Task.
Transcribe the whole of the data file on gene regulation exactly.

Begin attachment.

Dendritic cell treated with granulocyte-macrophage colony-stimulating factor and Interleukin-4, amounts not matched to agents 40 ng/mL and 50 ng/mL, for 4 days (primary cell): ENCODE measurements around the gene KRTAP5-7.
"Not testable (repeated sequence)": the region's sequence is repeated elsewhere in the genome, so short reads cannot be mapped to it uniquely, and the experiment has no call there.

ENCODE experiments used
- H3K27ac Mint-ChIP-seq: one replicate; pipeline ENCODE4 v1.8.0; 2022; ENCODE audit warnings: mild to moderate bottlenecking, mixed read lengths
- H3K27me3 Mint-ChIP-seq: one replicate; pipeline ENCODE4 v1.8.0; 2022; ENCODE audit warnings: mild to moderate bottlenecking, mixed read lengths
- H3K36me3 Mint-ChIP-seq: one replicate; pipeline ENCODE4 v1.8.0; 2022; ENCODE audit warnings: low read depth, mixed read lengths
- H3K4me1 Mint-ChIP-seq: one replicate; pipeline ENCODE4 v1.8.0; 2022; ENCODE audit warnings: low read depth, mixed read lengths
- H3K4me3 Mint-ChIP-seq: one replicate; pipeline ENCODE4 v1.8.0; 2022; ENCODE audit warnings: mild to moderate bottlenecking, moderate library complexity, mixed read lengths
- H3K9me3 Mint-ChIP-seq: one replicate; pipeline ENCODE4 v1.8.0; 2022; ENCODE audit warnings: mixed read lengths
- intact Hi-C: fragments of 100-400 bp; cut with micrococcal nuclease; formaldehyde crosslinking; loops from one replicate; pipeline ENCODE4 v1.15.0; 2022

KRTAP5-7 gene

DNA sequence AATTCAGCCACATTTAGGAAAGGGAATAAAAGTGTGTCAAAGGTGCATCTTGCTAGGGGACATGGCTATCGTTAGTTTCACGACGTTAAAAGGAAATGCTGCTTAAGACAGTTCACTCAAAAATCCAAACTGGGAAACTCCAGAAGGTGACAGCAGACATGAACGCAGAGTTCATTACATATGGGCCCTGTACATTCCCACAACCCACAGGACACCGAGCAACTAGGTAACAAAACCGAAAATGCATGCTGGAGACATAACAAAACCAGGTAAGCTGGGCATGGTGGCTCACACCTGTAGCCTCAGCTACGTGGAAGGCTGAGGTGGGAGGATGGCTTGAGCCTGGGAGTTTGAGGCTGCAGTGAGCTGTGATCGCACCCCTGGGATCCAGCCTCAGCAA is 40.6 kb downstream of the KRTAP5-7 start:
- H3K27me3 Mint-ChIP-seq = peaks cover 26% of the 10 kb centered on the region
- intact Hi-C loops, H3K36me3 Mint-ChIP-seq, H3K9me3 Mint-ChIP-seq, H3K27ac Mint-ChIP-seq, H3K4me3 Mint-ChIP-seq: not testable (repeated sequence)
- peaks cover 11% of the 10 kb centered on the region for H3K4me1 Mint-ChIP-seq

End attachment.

Dendritic cell treated with granulocyte-macrophage colony-stimulating factor and Interleukin-4, amounts not matched to agents 40 ng/mL and 50 ng/mL, for 4 days (primary cell): ENCODE measurements around the gene KRTAP5-7.
"Not testable (repeated sequence)": the region's sequence is repeated elsewhere in the genome, so short reads cannot be mapped to it uniquely, and the experiment has no call there.

ENCODE experiments used
- H3K27ac Mint-ChIP-seq: one replicate; pipeline ENCODE4 v1.8.0; 2022; ENCODE audit warnings: mild to moderate bottlenecking, mixed read lengths
- H3K27me3 Mint-ChIP-seq: one replicate; pipeline ENCODE4 v1.8.0; 2022; ENCODE audit warnings: mild to moderate bottlenecking, mixed read lengths
- H3K36me3 Mint-ChIP-seq: one replicate; pipeline ENCODE4 v1.8.0; 2022; ENCODE audit warnings: low read depth, mixed read lengths
- H3K4me1 Mint-ChIP-seq: one replicate; pipeline ENCODE4 v1.8.0; 2022; ENCODE audit warnings: low read depth, mixed read lengths
- H3K4me3 Mint-ChIP-seq: one replicate; pipeline ENCODE4 v1.8.0; 2022; ENCODE audit warnings: mild to moderate bottlenecking, moderate library complexity, mixed read lengths
- H3K9me3 Mint-ChIP-seq: one replicate; pipeline ENCODE4 v1.8.0; 2022; ENCODE audit warnings: mixed read lengths
- intact Hi-C: fragments of 100-400 bp; cut with micrococcal nuclease; formaldehyde crosslinking; loops from one replicate; pipeline ENCODE4 v1.15.0; 2022

KRTAP5-7 gene

DNA sequence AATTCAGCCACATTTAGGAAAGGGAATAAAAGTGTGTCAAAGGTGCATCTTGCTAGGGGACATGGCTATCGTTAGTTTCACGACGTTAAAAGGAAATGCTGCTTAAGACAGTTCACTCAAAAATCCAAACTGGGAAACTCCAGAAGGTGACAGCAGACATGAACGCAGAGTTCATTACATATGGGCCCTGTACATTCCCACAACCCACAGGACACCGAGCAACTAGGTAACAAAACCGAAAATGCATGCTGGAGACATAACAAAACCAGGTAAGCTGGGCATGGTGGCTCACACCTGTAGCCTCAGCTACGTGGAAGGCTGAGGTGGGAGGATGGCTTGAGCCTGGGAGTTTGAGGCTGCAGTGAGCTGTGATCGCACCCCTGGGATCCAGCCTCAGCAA is 40.6 kb downstream of the KRTAP5-7 start:
- H3K27me3 Mint-ChIP-seq = peaks cover 26% of the 10 kb centered on the region
- intact Hi-C loops, H3K36me3 Mint-ChIP-seq, H3K9me3 Mint-ChIP-seq, H3K27ac Mint-ChIP-seq, H3K4me3 Mint-ChIP-seq: not testable (repeated sequence)
- peaks cover 11% of the 10 kb centered on the region for H3K4me1 Mint-ChIP-seq